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Cerrato v. Nutribullet, LLC

United States District Court, M.D. Florida, Tampa Division

April 27, 2017

PHYLLIS B. CERRATO and GERMAN CERRATO, Plaintiffs,
v.
NUTRIBULLET, LLC and CAPITAL BRANDS, LLC, Defendants.

          ORDER

          SUSAN C. BUCKLEW, United States District Judge

         This cause comes before the Court on Defendants' Motion to Dismiss. (Doc. No. 26). Plaintiffs oppose the motion.[1] (Doc. No. 30). As explained below, the motion is denied.

         I. Background

         On November 1, 2016, Plaintiffs filed this product liability lawsuit against Defendants for injuries sustained by Plaintiffs when Plaintiff Phyllis Cerrato used a blender that was designed and manufactured by Defendants. The blender exploded and resulted in hot liquids severely burning Phyllis Cerrato's face and upper body, as well as causing property damage to Plaintiffs' kitchen.

         II. Motion to Dismiss

         On March 14, 2017, Defendants deposed Phyllis Cerrato and her husband, Plaintiff German Cerrato. Thereafter, Defendants filed the instant motion to dismiss, arguing that Plaintiffs have fabricated evidence to support their claims. Specifically, Defendants point to Plaintiffs' deposition testimony (Doc. No. 26-4; Doc. No. 26-5), which conflicts with a recorded phone call (Doc. No. 26-3) that Phyllis Cerrato made to Defendants on December 22, 2014-two days after the incident with the blender. Additionally, Defendants contend that Plaintiffs' evidence regarding the valuation of the damage to their kitchen is conflicting.

         Defendants contend that all of this evidence shows that Plaintiffs are committing fraud on the Court and should be sanctioned with dismissal of this case with prejudice. Plaintiffs respond that their testimony is not conflicting, but even if it did conflict, such is not fraud on the Court. As explained below, the Court finds that the extreme sanction of dismissal with prejudice is not warranted.

         A. Evidence at Issue

         During her call with Defendants on December 22, 2014, Phyllis Cerrato stated that prior to using the blender, she read some of the instructions for the blender and believed that the blender would stop running on its own after one minute. She stated that after putting the ingredients in the blender, she left the blender running unattended (believing it would shut off on its own after one minute), and when she returned to the blender, it was still running. She then tried to turn the blender off (by twisting the blender from the base), but it was too hot to twist to turn it off. As a result, she unplugged the blender in order to turn it off. She estimated that the blender ran between three and six minutes before she was able to turn it off. Thereafter, she let the blender sit and cool for fifteen to twenty minutes before trying to open it. When she opened the blender, it exploded and she was burned, causing her to go to the emergency room.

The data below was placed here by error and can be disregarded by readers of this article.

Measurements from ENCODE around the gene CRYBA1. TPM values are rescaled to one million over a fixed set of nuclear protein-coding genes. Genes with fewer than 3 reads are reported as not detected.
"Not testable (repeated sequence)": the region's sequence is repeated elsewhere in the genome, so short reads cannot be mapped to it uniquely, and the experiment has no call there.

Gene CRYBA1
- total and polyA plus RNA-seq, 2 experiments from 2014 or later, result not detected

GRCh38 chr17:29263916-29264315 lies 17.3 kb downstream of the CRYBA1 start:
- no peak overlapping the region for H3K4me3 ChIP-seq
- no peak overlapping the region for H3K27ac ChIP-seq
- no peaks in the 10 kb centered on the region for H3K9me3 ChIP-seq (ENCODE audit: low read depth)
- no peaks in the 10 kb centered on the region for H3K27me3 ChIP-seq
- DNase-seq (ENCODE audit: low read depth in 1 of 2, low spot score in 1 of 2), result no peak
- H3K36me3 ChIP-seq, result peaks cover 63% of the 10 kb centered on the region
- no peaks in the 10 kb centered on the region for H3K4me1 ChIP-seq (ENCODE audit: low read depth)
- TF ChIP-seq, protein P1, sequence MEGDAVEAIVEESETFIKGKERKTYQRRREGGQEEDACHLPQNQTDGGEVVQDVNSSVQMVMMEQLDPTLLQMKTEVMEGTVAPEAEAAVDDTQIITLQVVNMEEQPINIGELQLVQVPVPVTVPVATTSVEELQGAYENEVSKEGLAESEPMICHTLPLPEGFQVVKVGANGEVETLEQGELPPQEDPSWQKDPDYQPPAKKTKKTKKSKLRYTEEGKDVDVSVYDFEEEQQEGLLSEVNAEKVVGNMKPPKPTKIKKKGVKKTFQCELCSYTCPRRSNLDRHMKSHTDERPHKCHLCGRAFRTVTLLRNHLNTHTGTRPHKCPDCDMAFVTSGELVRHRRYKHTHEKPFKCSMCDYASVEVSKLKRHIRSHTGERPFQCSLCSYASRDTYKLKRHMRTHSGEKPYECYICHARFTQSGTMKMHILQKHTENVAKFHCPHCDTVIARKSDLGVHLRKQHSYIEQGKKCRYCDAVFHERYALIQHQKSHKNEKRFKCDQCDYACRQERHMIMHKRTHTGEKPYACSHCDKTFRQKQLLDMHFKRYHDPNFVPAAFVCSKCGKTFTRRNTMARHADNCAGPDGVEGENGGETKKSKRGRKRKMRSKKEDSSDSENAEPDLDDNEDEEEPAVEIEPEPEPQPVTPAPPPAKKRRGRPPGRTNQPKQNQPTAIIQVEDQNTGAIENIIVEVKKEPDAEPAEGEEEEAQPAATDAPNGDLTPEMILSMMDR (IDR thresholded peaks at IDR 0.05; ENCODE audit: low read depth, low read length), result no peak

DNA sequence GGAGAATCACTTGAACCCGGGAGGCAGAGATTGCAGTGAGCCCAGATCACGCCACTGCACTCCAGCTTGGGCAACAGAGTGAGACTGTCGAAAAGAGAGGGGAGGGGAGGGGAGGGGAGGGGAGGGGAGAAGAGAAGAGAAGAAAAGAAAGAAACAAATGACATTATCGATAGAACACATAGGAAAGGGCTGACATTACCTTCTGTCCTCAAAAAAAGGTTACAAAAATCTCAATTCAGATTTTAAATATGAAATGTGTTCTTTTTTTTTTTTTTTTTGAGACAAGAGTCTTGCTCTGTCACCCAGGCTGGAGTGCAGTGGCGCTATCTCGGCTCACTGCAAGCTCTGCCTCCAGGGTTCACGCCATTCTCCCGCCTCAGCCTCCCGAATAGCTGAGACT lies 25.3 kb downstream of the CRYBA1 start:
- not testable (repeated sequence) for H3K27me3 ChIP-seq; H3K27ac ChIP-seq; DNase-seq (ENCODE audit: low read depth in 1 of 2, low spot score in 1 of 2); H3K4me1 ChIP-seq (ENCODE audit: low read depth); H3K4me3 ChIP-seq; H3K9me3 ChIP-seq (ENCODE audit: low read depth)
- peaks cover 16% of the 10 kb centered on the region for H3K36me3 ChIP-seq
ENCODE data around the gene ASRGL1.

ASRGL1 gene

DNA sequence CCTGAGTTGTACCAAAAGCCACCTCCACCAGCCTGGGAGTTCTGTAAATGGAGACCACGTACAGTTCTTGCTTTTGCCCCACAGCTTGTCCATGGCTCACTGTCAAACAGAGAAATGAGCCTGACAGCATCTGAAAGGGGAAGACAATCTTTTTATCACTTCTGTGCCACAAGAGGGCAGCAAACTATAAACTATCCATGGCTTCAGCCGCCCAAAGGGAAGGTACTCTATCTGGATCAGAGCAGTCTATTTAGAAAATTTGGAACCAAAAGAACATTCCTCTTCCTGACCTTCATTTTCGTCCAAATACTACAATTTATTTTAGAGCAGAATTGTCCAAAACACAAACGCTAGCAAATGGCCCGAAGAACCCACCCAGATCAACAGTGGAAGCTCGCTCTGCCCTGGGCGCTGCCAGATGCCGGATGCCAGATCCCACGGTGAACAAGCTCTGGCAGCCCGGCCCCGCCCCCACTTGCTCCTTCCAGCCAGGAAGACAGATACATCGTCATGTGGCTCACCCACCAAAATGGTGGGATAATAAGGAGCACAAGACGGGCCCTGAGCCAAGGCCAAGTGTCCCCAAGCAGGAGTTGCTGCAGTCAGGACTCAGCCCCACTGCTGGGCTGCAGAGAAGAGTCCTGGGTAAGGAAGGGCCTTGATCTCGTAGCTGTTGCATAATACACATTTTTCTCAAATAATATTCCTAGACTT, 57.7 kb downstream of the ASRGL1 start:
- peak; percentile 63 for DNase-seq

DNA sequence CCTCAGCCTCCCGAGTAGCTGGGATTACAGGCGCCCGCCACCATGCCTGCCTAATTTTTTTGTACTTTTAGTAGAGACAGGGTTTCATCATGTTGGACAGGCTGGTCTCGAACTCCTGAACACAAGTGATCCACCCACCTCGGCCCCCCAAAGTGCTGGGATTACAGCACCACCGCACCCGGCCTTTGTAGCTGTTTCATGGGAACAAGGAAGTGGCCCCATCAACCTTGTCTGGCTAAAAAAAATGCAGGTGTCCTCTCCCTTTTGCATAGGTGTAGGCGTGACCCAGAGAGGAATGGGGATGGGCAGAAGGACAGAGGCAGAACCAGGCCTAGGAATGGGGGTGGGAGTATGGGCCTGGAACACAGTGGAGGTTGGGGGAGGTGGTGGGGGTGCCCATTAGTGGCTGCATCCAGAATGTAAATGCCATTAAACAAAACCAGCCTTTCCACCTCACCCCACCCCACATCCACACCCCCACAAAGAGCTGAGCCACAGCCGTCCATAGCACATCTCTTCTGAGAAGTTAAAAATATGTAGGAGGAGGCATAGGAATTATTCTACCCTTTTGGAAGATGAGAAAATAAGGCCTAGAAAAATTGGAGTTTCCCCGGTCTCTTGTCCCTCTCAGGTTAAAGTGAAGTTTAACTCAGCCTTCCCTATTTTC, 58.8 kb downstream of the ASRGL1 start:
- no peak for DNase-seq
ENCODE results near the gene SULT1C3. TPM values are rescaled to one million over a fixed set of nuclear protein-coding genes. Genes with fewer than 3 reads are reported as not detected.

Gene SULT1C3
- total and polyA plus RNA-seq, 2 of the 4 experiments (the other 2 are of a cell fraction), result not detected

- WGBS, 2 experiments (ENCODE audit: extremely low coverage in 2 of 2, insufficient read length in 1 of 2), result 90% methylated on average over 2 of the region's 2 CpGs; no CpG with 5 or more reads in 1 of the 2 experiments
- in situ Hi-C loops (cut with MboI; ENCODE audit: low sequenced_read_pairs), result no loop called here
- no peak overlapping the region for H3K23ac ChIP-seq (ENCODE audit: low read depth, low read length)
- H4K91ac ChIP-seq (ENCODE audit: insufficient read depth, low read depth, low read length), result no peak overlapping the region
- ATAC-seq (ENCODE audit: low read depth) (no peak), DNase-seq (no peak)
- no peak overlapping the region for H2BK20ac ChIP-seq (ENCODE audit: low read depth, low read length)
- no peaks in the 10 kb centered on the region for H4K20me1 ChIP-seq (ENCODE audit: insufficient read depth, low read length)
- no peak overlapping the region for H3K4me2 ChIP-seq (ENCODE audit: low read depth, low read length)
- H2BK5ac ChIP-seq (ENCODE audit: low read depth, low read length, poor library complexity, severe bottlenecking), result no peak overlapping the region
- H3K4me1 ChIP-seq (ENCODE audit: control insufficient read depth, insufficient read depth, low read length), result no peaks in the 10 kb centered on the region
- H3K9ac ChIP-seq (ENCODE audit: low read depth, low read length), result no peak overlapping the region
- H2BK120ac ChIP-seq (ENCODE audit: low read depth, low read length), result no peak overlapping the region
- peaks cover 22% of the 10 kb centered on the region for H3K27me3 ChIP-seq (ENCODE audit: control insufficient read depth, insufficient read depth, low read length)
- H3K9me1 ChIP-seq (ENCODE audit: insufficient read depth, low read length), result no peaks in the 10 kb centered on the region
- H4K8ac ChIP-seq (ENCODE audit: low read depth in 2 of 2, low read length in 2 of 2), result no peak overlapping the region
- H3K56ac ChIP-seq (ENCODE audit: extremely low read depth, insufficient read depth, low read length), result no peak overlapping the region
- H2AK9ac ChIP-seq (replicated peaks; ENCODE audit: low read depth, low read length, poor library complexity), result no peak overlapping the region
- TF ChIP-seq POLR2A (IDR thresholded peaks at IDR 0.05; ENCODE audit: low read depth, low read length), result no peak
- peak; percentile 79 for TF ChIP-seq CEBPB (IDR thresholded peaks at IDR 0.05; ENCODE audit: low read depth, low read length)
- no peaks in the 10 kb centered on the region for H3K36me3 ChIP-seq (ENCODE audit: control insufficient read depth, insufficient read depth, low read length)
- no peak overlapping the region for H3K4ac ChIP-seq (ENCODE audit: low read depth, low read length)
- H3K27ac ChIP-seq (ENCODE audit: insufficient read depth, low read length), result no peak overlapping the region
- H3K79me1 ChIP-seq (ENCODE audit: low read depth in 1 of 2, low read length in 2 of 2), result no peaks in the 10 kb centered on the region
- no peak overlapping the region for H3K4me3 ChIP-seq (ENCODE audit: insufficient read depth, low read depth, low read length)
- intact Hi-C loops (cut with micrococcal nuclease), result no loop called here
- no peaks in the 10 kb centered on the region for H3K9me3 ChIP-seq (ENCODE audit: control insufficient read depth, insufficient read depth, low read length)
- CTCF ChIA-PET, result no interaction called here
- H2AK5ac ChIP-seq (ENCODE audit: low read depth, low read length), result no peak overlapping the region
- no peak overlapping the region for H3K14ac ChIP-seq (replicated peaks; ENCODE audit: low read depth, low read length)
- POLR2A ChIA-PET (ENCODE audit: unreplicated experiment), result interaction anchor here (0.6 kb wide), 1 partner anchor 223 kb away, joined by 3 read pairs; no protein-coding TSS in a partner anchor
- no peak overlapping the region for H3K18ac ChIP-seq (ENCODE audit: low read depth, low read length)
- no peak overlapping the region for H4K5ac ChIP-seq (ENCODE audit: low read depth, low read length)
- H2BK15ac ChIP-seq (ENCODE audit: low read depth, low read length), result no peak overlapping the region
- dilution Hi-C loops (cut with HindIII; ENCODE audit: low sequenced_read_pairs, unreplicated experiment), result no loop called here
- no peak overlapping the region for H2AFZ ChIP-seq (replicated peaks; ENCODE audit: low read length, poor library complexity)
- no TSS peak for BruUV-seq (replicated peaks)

Defendants submitted to the Court the instructions that came with the blender, which state the following: (1) never allow the blender to run for more than one minute at a time; (2) the blender has an internal thermal breaker that shuts the blender off when it overheats; and (3) never leave the blender unattended while it is in use. (Doc. No. 26-2). Defendants contend that Phyllis Cerrato did not read or follow these instructions, because she left the blender unattended and let it run for longer than one minute.

         Defendants point out that Phyllis Cerrato's March 14, 2017 deposition testimony substantially differed from her December 22, 2014 statements. In her deposition, she stated the following (Doc. No. 26-4): She read through the entire instruction manual before using the blender. After she put the ingredients in the blender and turned it on, she let it run for one minute before she tried to turn it off. She was unable to get the blender to turn off because it was locked and could not be twisted off, so she called for her husband to help her to turn it off. Her husband tried to turn the blender off, and after two to three minutes, Phyllis Cerrato unplugged the blender to get it to stop. After she unplugged the blender, she let it sit for twenty minutes before trying to open it. When she opened the blender, it exploded and burned her.

         Phyllis Cerrato went to the emergency room, and Defendants submitted a medical record from her visit. (Doc. No. 26-6). Under the subjective assessment portion of the medical record, it reads:

PT STATES SHE WAS USING A NEW BLENDER AND SHE THOUGHT THAT THE PROCESSOR WOULD STOP ON ITS OWN AND AFTER 6MIN PT TOOK ITEM OFF BLENDER AND OPENED CONTENTS WHICH WERE HOT AND BURNED LT FOREARM AND LOWER CHIN/NECK

(Doc. No. 26-6). In her deposition, Phyllis Cerrato stated that she did not go into details with the nurse and doctor in the emergency room regarding ...


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